Author Archive

Innovative Study of DNA of Domesticated Animals Used to Track Migrations from Mesa Verde

Sunday, August 13th, 2017

Innovative Study of DNA of Domesticated Animals Used to Track Migrations from Mesa Verde The 13th century Puebloan depopulation of the Four Corners region of the US Southwest is an iconic episode in world prehistory. Studies of its causes, as well as its consequences, have a bearing not only on archaeological method and theory, but also […]



Filed Under: Southwest Archaeology Today

New York Times Examines Three Threatened Monuments

Sunday, July 30th, 2017

New York Times Examines Three Threatened Monuments: Bears Ears, UT The archaeologist Benjamin Bellorado, a doctoral candidate at the University of Arizona, has conducted research in this area for 20 years. He led me down the side of a trailless canyon on one bright morning, as we stayed on the slick-rock and off the fragile […]



Filed Under: Southwest Archaeology Today

Burning an Early Agricultural Period Pithouse: Documenting the Process

Pithouse Model
Friday, July 28th, 2017

This is the second post in our “Burning Down the (Pit) House” series. For part 1, read Allen Denoyer’s post here. Doug Gann, Preservation Archaeologist and Digital Media Specialist (July 28, 2017)—In experimental archaeology, a common technique for trying to learn about past human activities is to attempt to re-create or replicate ancient behaviors, and […]



Filed Under: Preservation Archaeology Blog

The Pace of Vandalism at Our National Parks Continues to Grow – 7/24/17

Sunday, July 23rd, 2017

The Pace of Vandalism at Our National Parks Continues to Grow What can we do as a culture to cut down on incidences of graffiti at our national parks? That’s the question Mesa Verde National Park officials are asking after the park was the recent target of vandals. In a long message posted on their Facebook […]



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Diné and Pueblo Youth Join to Fight Fracking of the Chaco Landscape

Sunday, July 16th, 2017

Diné and Pueblo Youth Join to Fight Fracking of the Chaco Landscape “Save the sacredness of our land and our water and our air and our soil. With fracking, all of those components in life are at a threat,” Antonio said. The group recently held a “consent dinner” for the communities of Torreon and Pueblo Pintado, New […]



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Wild Potatoes Were on the Clovis Menu

Sunday, July 9th, 2017

Wild Potatoes Were Apparently Consumed by Clovis Era Peoples  A team of archaeologists and anthropologists, led by the University of Utah, has discovered potato starch residues in the crevices of a 10,900-year-old stone tool in Escalante, southern Utah — the earliest evidence of wild potato use in North America. This is the first archaeological study […]



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New Journal for Bioarchaeology

Sunday, July 2nd, 2017

New Journal for Bioarchaeology Bioarchaeology is a young but quickly growing field that studies how people from the past lived and died, and is most often described as a combination of biological anthropology, archaeology and social theory. However, this field also faces a problem: There are many different approaches to and even definitions of bioarchaeological […]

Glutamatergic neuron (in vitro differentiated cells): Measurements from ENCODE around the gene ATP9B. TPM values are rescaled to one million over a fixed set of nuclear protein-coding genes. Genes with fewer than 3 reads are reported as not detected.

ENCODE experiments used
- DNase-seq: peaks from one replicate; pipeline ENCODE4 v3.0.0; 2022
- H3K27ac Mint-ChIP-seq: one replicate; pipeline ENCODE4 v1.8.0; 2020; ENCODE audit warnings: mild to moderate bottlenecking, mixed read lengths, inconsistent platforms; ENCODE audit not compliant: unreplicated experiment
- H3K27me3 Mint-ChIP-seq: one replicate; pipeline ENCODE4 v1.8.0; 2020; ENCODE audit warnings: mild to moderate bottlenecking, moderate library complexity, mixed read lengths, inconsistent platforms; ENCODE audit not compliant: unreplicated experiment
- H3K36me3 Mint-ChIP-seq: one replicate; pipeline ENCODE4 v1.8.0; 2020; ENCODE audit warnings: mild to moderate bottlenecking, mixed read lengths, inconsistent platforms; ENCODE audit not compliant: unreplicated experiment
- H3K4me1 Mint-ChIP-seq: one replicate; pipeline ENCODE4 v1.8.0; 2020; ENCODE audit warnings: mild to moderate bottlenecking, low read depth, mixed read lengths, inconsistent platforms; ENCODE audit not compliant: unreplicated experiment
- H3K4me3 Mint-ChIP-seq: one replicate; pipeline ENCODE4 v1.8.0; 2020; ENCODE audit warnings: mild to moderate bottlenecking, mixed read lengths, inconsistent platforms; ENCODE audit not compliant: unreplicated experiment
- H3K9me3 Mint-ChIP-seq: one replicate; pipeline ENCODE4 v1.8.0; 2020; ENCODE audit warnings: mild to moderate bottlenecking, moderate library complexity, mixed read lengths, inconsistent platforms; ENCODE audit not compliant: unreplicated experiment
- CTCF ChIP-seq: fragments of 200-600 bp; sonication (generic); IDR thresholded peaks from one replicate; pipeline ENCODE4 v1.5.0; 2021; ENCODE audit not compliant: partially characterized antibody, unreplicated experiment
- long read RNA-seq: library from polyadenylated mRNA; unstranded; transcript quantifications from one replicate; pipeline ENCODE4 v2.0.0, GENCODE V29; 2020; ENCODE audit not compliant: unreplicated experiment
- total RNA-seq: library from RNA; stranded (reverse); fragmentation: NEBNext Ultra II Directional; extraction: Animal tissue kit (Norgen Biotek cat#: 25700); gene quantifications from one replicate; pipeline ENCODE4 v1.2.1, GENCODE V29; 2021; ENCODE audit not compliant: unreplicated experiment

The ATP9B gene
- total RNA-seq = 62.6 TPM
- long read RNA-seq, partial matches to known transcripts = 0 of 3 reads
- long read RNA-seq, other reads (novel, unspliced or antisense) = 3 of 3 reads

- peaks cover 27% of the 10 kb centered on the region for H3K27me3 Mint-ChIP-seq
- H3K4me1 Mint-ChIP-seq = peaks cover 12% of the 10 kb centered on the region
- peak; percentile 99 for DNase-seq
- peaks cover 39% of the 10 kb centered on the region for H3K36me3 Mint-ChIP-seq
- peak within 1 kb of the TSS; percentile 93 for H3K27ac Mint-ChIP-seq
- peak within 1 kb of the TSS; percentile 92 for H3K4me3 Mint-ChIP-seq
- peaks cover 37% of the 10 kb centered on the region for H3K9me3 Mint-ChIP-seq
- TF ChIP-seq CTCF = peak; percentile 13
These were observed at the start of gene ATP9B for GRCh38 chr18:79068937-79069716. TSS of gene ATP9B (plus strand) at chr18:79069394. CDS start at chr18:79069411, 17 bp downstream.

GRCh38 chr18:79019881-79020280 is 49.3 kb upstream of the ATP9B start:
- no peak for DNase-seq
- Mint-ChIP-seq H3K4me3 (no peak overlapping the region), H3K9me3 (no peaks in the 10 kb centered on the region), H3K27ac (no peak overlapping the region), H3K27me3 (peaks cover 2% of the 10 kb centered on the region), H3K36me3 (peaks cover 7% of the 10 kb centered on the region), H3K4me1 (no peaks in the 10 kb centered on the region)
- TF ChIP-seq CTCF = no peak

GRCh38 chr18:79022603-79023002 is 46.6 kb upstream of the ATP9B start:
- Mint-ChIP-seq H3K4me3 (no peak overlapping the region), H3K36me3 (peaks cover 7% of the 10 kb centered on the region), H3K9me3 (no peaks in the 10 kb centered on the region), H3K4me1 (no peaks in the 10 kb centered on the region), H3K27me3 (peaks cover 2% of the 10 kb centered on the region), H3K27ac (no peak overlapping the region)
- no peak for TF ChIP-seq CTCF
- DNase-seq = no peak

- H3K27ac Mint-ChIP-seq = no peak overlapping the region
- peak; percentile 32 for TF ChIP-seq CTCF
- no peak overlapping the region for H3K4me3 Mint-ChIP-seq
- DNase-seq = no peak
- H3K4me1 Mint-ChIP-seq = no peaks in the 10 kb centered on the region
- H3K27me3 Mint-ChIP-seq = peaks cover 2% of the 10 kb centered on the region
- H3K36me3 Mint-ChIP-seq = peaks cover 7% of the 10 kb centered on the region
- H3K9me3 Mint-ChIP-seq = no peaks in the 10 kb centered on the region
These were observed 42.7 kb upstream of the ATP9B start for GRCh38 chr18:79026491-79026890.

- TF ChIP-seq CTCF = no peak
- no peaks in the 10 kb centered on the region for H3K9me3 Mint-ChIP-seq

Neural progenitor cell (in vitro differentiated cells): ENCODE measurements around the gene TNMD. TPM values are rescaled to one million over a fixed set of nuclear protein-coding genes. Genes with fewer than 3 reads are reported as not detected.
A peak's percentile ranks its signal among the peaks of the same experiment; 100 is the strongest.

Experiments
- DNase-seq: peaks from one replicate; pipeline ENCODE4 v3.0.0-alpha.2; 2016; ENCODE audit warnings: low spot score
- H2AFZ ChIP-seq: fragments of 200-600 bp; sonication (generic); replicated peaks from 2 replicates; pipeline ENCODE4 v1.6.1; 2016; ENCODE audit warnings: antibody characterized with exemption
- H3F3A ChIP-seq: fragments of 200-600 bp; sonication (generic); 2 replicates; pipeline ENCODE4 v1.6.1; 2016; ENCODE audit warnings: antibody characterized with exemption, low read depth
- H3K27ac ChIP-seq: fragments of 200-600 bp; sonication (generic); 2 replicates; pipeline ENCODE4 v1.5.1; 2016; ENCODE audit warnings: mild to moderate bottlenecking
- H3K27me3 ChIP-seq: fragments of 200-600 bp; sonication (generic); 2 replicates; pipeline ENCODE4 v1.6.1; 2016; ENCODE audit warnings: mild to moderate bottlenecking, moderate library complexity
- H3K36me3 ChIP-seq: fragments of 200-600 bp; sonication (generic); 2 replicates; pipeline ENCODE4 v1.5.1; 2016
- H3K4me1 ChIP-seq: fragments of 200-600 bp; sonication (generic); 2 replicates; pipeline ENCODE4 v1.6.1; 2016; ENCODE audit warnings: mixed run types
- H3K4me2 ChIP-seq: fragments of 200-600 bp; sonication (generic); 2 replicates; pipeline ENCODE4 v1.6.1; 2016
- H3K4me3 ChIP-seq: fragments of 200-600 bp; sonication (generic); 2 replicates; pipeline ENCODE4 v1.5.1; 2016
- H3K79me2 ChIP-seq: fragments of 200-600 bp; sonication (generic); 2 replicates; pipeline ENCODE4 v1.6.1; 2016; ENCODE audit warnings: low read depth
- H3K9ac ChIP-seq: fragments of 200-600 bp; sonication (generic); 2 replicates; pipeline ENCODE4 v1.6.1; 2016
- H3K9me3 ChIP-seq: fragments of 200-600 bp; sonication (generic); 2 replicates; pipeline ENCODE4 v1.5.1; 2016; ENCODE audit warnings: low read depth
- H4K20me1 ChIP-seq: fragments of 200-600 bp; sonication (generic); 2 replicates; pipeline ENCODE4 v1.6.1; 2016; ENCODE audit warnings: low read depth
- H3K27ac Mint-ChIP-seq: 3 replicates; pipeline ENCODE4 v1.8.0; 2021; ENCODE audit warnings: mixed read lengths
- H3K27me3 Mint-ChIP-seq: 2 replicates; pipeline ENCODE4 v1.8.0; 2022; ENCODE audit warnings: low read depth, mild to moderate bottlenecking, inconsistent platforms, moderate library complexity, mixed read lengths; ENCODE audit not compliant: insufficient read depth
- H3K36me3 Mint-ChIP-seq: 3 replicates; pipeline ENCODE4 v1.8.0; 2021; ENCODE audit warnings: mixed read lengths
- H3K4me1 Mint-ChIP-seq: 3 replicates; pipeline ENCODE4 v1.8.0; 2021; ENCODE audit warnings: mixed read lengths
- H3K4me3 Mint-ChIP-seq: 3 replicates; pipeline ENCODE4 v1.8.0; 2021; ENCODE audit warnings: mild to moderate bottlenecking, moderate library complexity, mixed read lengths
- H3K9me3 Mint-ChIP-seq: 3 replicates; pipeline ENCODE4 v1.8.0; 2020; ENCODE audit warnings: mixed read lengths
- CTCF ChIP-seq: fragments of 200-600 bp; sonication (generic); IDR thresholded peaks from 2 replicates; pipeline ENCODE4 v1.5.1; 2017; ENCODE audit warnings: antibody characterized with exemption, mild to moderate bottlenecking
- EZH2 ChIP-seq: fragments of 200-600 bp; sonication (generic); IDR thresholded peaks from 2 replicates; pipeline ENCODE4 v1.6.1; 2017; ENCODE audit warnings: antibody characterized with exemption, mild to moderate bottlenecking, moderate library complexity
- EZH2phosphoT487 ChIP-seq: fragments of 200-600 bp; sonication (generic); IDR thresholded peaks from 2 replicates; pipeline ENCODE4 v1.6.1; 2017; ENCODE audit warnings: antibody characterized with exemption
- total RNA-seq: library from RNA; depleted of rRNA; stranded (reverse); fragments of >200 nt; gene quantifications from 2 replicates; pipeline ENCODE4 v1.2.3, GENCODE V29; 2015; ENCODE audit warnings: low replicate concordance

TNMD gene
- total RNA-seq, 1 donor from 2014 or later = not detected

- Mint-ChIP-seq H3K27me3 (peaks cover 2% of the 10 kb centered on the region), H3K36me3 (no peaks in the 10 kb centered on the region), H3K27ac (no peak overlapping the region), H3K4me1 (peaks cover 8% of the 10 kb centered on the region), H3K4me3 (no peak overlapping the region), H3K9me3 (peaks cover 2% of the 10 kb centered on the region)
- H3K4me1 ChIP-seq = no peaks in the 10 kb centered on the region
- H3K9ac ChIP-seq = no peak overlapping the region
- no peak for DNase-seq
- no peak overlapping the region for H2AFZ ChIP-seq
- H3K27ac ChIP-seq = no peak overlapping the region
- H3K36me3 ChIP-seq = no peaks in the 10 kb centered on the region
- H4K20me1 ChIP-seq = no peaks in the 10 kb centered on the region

Filed Under: Southwest Archaeology Today

Bipartisan Legislation to Protect Objects Sacred to Native Peoples Introduced in Congress

Sunday, June 25th, 2017

Bipartisan Legislation to Protect Objects Sacred to Native Peoples Introduced in Congress Today, U.S. Senator Martin Heinrich (D-N.M) reintroduced the bipartisan Safeguard Tribal Objects of Patrimony (STOP) Act, a bill to prohibit the exporting of sacred Native American items and increase penalties for stealing and illegally trafficking tribal cultural patrimony. U.S. Senators Jeff Flake (R-Ariz.), Tom […]



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Archaeology Is Often the Last Line of Defense for the Places of the Past

Sunday, June 11th, 2017

Archaeology Is Often the Last Line of Defense for the Places of the Past Sometimes I get the feeling that, as a field archaeologist, I am an undertaker for wild places, for I might be one of the last people to see a place before it is chained, leveled, mined, trenched or burned. The thought […]



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The Antiquities Act Turns 111 – Celebrate by Protecting the Law

Sunday, June 4th, 2017

The Antiquities Act Turns 111 – Celebrate by Protecting the Law This Thursday, June 8, is an important day. It marks 111 years since President Theodore Roosevelt signed the Antiquities Act into law. We at Archaeology Southwest cannot overstate this law’s significance. Through this act, America has protected its singular landscapes and people’s stories therein. Increasingly, the […]



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Department of the Interior Receives Overwhelming Public Support for Bears Ears

Monday, May 29th, 2017

Department of the Interior Receives Overwhelming Public Support for Bears Ears Supporters of Bears Ears National Monument sent a flood of comments to the Department of the Interior urging that the Utah monument be protected, with more than 685,000 messages of support submitted in just 15 days….“Trump and Zinke need to listen to the American […]



Filed Under: Southwest Archaeology Today

Burning Down the (Pit) House

Sunday, May 21st, 2017

Burning Down the (Pit) House In 2015, volunteers joined me in building a half-scale model of a typical dwelling from the Early Agricultural period (2000 B.C.–A.D. 50) in the Tucson Basin. We built the model near our full-scale replica Hohokam pithouse at Steam Pump Ranch in Oro Valley, a public preserve where we do Hands-On […]



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How to Protect Our National Monuments

Monday, May 15th, 2017